The dual-Puck conceit is an interesting gambit – one that could have been insufferable if poorly executed. Estes and Ayotte handle it with nimble aplomb, gamboling and skipping across the stage. They mirror one another’s energy and finish one another’s sentences – they mesh perfectly in bringing the singular character of Puck to life. Lisnet is magnetic as fairy queen Titania, bringing forth a fiery grace from every word and movement; Grant’s scheming Oberon is suitably smug and self-possessed, oozing arrogance.

Bottom is one of the most challenging comedic roles in Shakespeare – a daunting undertaking for any actor, let alone a college student. Lovejoy acquits himself well; his Bottom has a broad charm and a winking likeability. Scenery chewing is a vital component, as well; Lovejoy gnaws away with glee. His fellow mechanicals form a nice ensemble-within-the-ensemble – Sinclair is quite good, as are Cain Drouin, Callaghan Carter, Libbey Masse and Colleen Comeau. Valliere, Felix and Cronin do yeoman’s work as Theseus, Hippolyta and Egea; the royals can come off as thankless parts, but not in this case – the performances feel genuine and integral.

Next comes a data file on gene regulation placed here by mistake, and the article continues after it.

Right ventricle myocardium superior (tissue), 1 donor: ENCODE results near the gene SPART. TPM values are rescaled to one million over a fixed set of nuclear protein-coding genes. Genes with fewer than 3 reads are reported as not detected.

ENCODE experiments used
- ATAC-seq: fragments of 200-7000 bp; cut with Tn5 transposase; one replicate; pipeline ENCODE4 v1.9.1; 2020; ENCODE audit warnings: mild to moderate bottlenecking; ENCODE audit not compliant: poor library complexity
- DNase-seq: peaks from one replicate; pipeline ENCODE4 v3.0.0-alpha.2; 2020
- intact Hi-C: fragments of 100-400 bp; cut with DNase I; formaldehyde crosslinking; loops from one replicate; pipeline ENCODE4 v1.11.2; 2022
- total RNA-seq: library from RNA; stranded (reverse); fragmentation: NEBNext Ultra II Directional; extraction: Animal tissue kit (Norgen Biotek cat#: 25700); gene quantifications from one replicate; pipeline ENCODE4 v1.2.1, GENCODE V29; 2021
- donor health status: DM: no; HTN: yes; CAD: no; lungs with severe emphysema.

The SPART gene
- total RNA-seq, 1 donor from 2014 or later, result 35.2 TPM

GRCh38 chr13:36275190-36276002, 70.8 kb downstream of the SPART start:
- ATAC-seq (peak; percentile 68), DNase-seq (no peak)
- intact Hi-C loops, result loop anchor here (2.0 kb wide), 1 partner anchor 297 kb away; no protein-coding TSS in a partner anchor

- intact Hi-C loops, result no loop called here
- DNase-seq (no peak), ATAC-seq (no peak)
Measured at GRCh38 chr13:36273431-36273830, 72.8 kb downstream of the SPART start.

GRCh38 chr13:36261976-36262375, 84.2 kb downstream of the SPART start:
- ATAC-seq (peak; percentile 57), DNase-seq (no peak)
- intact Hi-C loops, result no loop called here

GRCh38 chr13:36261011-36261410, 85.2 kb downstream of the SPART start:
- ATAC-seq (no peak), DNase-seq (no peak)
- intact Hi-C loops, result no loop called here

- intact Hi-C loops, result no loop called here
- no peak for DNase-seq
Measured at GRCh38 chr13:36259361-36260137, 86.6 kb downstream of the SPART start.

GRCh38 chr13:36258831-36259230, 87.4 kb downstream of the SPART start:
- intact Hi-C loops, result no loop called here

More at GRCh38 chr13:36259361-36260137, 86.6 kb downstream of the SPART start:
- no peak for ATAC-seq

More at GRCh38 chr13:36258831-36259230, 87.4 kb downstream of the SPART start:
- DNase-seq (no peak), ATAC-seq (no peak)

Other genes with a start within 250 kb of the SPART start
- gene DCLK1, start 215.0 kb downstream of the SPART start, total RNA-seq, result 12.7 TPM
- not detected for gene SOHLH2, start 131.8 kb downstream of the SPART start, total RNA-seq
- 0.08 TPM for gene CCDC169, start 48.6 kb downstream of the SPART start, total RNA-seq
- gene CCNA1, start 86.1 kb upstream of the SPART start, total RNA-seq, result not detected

And I would be remiss if I failed to note the wonderfully synchronized performance put forth by the fairy cohort – Ali Eaton, Anna Giroux, Katie Golias, Alissa Johnson, Rose Michelson, Elijah McTiernan, Mackenzie Peacock (who doubles as a member of Theseus’s court) and Katie Spagnolo. This group operates in unison throughout, a swarming hive of sorts, speaking and moving in tandem. Obviously, it’s a concept that needs excellent execution to work. It works.

The audience is seated on risers that sit on the Hauck stage; the result is a more intimate space with eyes on three sides. This lends an added closeness to the proceedings while also increasing flexibility with regards to stage movement – the actors enter and exit from all sides, creating a sense of being surrounded by the word of the play. The high-energy intimacy built by Douglas and her cast creates a controlled chaos that is both frenetic and precise. As for the movement, both choreographer Nicole Felix and stunt coordinator/fight director Andrew Silver set things in motion with style and impressive grace.

Dan Bilodeau’s set design embraces that notion of intimacy, using ramps, steps, platforms and curtains to develop distinct playing spaces that are both simple and effective. Those distinctions are amplified by JP Ankrom’s lighting design. Michelle Handley’s costumes are apt and elegant, adding another key layer to the aesthetic. The sound plot – co-designed by Megan Bergeron and Felix – interweaves nicely into the proceedings.

“A Midsummer Night’s Dream” is particularly beloved for a reason. It is sweet and smart and funny and weird – perfect fodder for a group of young, eager talents ready to lay bare their theatrical passions on the stage. Seeing such a tight ensemble bring to life such a delightful show makes for a wonderful and worthwhile theatrical experience.